A gigantic ‘super-colony’ of penguins has been discovered hidden on remote islands on the frozen coast of Antarctica.
A total of 1.5 million penguins are living on ‘The Danger Islands’, which are surrounded by icy waters packed with thick sea icea that makes them extremely difficult to access.
The area was named the Danger Islands by a British explorer called James Clark Ross, who almost ran into rocks nearby because they were buried under ice.
These grim and freezing rocky islands are home to a massive number of Adélie Penguins, a species which was one of the most common on the Antarctic Peninsula but were presumed to be in decline.
The discovery of a massive new bird city shows things must be picking up for the penguins.
‘Until recently, the Danger Islands weren’t known to be an important penguin habitat,’ said Heather Lynch, associate professor of ecology and evolution at Stony Brook University.
She said the supercolonies have undetected for decades because of the remoteness of the islands and the treacherous waters that surround them.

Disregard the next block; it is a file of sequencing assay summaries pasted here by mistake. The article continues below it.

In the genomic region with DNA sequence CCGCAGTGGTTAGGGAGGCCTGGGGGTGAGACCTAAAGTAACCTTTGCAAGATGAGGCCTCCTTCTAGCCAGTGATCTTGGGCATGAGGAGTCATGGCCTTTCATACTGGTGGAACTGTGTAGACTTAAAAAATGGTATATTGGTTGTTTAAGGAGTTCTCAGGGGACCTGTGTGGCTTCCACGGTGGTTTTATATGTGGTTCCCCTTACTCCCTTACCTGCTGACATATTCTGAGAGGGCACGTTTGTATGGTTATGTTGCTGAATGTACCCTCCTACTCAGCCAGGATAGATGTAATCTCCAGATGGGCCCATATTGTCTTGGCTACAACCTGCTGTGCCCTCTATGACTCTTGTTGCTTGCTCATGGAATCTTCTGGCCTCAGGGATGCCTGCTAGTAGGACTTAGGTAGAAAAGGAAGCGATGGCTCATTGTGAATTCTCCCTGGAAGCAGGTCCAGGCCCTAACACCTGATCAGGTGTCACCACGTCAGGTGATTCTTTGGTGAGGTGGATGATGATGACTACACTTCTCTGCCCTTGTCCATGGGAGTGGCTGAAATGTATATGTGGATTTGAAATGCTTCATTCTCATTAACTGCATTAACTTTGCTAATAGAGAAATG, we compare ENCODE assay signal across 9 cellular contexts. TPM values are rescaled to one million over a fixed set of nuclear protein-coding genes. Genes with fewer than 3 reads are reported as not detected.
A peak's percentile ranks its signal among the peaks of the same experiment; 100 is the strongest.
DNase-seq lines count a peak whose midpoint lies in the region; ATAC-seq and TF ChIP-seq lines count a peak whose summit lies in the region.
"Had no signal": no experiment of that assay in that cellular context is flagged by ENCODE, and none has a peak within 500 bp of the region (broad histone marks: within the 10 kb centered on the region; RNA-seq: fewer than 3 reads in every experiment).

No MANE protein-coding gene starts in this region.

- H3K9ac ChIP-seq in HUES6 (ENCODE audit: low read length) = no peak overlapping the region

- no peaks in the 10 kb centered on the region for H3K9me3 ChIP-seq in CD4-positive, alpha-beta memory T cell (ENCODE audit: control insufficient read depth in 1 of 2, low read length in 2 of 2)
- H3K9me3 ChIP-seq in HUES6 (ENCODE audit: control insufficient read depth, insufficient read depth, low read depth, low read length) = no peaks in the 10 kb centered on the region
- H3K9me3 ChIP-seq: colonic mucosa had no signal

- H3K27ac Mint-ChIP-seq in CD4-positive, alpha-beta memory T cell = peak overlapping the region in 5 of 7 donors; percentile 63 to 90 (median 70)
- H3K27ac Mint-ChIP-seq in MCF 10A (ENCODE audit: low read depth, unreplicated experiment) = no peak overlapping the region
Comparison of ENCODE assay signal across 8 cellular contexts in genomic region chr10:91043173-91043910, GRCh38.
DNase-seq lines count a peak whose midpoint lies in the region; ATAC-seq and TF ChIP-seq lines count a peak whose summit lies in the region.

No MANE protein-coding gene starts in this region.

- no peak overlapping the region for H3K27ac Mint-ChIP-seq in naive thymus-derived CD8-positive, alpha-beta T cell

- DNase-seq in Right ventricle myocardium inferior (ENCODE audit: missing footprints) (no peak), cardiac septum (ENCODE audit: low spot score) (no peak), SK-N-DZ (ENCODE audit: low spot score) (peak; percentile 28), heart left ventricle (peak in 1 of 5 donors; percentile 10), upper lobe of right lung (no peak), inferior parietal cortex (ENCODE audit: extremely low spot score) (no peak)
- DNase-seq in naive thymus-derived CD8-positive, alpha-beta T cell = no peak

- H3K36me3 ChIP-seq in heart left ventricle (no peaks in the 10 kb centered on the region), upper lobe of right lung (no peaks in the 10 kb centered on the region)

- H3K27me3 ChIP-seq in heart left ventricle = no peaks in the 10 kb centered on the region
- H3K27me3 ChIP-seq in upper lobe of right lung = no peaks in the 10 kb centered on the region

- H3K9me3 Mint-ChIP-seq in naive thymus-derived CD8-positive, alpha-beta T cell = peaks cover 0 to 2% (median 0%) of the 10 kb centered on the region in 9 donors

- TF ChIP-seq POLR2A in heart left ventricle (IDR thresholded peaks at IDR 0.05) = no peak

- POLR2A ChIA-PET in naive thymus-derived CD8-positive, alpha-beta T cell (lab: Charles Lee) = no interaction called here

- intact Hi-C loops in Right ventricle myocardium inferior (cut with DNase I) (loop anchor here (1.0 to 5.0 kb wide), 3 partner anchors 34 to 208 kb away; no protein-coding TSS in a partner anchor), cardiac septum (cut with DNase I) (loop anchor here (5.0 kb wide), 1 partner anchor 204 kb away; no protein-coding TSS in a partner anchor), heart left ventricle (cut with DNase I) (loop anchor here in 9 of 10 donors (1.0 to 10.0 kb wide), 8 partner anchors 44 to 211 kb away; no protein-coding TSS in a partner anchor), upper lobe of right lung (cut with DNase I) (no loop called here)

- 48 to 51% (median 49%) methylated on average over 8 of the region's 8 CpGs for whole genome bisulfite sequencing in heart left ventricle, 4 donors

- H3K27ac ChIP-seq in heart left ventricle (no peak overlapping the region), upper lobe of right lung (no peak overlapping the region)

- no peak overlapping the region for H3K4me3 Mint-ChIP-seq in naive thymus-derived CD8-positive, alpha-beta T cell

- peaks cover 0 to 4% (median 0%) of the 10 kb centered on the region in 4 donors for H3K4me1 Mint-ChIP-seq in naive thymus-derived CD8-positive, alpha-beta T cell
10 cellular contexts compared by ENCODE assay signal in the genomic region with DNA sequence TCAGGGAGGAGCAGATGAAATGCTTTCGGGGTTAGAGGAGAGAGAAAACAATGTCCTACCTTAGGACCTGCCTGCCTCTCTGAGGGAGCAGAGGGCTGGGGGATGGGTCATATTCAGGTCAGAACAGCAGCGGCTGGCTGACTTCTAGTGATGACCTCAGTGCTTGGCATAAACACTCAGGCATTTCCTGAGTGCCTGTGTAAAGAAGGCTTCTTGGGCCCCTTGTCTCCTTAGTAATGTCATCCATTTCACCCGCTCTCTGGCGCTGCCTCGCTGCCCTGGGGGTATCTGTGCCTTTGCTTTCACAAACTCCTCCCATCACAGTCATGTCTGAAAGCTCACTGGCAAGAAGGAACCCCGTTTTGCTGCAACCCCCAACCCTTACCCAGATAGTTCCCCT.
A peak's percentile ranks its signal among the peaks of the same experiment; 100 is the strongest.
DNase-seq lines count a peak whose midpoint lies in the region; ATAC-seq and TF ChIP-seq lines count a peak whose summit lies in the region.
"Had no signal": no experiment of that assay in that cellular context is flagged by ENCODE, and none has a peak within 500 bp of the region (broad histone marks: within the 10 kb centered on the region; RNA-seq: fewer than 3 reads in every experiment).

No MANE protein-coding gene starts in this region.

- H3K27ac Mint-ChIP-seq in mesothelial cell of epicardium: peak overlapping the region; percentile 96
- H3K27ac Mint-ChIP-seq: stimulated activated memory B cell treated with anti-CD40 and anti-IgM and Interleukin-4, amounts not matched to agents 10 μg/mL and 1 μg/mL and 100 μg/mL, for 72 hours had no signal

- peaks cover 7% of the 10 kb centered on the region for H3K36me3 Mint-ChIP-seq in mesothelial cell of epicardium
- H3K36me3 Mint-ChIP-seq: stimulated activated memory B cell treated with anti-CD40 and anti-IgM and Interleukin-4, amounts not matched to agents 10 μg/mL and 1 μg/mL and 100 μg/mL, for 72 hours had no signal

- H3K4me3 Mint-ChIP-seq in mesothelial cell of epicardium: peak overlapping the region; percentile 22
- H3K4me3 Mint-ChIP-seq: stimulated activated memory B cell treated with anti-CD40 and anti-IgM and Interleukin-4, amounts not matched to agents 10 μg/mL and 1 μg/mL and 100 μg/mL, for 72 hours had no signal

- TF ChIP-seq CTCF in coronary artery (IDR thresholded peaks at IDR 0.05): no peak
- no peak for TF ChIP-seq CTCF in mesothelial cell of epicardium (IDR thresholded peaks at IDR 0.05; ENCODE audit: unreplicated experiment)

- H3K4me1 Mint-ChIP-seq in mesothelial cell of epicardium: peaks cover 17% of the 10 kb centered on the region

Even in the summer, the nearby ocean is filled with thick sea ice.
In 2014, Lynch and her colleagues spotted penguin poo on Nasa satellite imagery of the islands, so launched an expedition in December 2015.
The team also used a quadcopter drone to snap images of the entire island from above and count the penguins and their nests using neural network software.
Michael Polit of Louisiana State University said the discovery showed Adélie penguins were having a nicer time of things that was previously believed.
‘Not only do The Danger Islands hold the largest population of Adélie penguins on the Antarctic Peninsula, they also appear to have not suffered the population declines found along the western side of Antarctic Peninsula that are associated with recent climate change,’ he said.